How the Intellectual Foundations of Hayekian Economics Relate to Jewish Ideas

Nov. 23 2020

The Hoover Institution economist and host of the popular EconTalk podcast Russell Roberts was recently named the next president of Shalem College, a one-of-a-kind liberal-arts college in Jerusalem. In 2018, Roberts joined Mosaic’s editor Jonathan Silver to explore parallels between ideas found in the Jewish tradition and the economic insights of the great Austrian economist Friedrich Hayek. Hayek’s arguments for intellectual humility, for instance, are congruent with rabbinic claims about the limits of human understanding; moreover, the very way in which halakhah has developed follows Hayek’s idea of “emergent order.” (Audio, 52 minutes.)

 

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More about: Economics, F. A. Hayek, Halakhah, Judaism, Shalem College

The End of the Arab-Israeli Conflict, and the Rise of the Arab-Israeli Coalition

Nov. 30 2022

After analyzing the struggle between the Jewish state and its Arab neighbors since 1949, Dan Schueftan explains the current geopolitical alignment and what it means for Jerusalem:

Using an outdated vocabulary of Middle Eastern affairs, recent relations between Israel and most Arab states are often discussed in terms of peace and normalization. What is happening recently is far more significant than the willingness to live together and overshadow old grievances and animosities. It is about strategic interdependence with a senior Israeli partner. The historic all-Arab coalition against Israel has been replaced by a de-facto Arab-Israeli coalition against the radical forces that threaten them both. Iran is the immediate and outstanding among those radicals, but Erdogan’s Turkey in the eastern Mediterranean, Syria—and, in a different way, its allies in the Muslim Brotherhood—are not very far behind.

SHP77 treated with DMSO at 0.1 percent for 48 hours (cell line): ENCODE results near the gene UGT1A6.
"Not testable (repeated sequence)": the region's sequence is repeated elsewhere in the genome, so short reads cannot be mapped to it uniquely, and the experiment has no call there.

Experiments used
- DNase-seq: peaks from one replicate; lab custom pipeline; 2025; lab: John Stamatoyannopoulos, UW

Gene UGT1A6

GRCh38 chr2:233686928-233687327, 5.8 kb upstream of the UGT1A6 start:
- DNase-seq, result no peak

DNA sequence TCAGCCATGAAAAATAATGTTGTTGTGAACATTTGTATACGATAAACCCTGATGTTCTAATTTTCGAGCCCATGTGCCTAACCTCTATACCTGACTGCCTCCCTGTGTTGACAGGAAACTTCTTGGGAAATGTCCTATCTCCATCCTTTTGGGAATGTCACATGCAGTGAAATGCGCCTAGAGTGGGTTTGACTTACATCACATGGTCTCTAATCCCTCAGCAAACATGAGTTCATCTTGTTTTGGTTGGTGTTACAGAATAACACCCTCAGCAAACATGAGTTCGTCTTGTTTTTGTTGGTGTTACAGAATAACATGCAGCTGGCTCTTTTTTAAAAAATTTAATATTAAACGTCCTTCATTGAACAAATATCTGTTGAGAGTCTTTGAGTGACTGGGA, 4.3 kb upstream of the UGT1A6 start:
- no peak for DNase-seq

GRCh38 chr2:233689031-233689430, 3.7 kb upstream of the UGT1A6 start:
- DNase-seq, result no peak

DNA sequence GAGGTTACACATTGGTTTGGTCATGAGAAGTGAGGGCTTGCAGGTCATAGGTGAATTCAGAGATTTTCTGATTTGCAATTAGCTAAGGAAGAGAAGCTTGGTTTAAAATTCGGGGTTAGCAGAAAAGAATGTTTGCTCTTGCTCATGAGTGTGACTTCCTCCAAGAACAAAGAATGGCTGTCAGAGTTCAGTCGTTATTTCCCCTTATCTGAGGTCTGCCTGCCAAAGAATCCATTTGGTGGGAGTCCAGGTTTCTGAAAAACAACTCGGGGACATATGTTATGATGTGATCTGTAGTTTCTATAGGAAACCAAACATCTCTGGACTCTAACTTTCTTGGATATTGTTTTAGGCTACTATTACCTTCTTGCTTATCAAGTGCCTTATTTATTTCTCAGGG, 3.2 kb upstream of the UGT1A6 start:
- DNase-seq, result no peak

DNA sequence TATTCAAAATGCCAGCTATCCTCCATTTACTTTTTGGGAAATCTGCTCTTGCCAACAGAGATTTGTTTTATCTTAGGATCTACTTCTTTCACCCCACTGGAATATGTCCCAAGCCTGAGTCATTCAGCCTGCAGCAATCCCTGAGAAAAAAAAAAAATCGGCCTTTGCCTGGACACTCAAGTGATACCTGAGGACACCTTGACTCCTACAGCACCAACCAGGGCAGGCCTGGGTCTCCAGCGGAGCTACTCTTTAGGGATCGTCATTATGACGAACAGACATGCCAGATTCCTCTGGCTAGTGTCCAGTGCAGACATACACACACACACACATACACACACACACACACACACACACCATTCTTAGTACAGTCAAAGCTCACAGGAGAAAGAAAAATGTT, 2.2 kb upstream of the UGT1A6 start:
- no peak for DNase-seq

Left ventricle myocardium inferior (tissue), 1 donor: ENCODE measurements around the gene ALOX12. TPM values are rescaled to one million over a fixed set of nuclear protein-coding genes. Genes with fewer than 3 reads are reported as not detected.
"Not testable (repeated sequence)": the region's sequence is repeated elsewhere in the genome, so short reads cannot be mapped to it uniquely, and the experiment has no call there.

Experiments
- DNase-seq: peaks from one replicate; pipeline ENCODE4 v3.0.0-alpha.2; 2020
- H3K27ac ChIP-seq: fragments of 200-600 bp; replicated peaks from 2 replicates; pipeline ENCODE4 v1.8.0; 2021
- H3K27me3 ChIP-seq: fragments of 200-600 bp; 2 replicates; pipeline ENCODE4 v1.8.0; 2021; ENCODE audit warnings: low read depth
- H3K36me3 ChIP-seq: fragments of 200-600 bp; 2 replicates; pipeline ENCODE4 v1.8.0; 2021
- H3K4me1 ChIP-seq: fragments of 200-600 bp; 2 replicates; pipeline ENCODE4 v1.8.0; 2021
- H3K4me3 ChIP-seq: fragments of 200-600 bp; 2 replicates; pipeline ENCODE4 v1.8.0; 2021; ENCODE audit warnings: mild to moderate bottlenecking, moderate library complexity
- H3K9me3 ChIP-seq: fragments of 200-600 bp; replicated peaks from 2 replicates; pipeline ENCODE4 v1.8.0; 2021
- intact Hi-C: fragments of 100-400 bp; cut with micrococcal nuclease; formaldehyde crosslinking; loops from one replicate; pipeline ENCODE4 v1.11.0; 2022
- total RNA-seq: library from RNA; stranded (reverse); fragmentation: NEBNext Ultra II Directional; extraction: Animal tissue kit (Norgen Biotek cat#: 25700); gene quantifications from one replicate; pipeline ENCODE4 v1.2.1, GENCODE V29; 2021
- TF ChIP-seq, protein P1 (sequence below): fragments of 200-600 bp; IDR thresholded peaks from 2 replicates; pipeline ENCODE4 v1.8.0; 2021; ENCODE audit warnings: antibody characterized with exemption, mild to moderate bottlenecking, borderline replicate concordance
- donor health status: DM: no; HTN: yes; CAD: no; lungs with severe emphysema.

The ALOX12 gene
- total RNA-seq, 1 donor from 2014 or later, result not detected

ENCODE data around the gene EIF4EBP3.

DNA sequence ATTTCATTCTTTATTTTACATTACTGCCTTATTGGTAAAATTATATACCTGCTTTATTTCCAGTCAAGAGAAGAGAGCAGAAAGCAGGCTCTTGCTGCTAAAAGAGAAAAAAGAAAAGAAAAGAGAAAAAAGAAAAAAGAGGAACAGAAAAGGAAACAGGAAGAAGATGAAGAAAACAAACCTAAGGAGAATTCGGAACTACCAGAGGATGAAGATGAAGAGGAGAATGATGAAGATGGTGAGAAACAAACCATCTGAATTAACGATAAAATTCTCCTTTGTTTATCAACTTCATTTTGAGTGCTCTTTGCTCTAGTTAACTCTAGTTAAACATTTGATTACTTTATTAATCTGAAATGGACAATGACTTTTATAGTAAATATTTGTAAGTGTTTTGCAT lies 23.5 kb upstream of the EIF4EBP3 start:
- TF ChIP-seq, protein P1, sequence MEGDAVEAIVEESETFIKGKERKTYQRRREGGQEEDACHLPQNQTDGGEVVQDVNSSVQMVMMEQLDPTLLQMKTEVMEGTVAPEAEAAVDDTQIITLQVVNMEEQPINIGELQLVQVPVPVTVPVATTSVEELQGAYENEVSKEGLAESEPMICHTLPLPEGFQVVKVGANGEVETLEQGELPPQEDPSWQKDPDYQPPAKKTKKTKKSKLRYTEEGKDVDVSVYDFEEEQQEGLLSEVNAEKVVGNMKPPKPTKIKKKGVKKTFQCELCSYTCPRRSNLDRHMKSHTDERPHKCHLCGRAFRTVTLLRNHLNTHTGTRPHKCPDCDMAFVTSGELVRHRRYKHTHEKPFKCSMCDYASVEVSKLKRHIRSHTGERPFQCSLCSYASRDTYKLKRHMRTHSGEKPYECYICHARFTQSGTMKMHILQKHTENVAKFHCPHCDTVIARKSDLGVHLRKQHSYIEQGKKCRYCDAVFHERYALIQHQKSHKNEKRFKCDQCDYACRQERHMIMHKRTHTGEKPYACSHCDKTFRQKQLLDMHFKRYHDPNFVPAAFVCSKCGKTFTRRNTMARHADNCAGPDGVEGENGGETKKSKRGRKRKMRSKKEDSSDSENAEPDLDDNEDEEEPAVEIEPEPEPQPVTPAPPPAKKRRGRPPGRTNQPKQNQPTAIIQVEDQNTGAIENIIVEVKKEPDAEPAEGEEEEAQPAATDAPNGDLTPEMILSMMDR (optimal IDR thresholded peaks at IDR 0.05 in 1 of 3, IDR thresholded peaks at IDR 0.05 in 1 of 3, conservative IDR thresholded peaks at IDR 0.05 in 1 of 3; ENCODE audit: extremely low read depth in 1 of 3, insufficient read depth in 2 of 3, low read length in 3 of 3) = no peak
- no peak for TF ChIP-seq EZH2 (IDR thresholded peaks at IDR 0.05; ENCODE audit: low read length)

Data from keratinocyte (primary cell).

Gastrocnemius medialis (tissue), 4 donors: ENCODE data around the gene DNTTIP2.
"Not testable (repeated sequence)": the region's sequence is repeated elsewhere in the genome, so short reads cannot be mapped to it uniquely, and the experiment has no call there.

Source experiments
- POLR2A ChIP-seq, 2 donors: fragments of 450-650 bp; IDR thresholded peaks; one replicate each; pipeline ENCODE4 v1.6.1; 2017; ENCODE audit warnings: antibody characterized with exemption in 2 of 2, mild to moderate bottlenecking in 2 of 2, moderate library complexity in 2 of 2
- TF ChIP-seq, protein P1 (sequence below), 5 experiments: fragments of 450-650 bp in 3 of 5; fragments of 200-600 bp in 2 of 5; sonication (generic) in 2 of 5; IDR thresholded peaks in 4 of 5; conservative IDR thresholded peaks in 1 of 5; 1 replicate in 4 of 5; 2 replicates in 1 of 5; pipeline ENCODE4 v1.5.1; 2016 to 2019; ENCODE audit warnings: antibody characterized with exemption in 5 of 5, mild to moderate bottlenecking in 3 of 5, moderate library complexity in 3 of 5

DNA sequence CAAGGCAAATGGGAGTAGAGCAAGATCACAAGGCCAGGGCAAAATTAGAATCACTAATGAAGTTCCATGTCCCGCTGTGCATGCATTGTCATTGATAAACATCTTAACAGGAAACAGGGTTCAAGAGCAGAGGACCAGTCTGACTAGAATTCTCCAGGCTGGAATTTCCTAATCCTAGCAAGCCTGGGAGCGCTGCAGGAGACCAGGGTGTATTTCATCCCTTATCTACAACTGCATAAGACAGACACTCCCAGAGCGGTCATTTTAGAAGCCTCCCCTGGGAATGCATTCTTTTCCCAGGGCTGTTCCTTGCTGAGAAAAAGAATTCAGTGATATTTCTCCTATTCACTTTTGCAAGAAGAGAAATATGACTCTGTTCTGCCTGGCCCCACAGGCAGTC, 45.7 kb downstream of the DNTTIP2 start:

For Israel, the result of these new alignments is a transformational change in its regional standing, as well as a major upgrade of its position on the global stage. In the Middle East, Israel can, for the first time, act as a full-fledged regional power. . . . On the international scene, global powers and other states no longer have to weigh the advantages of cooperation with Israel against its prohibitive costs in “the Arab World. . . . By far the most significant effect of this transformation is on the American strategic calculus of its relations with Israel.

In some important ways, then, the “New Middle East” has arrived. Not, of course, in the surreal Shimon Peres vision of regional democracy, peace, and prosperity, but in terms of a balance of power and hard strategic realities that can guardrail a somewhat less unstable and dangerous region, where the radicals are isolated and the others cooperate to keep them at bay.

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Read more at Tablet

More about: Abraham Accords, Israel-Arab relations, Middle East, Shimon Peres, U.S.-Israel relationship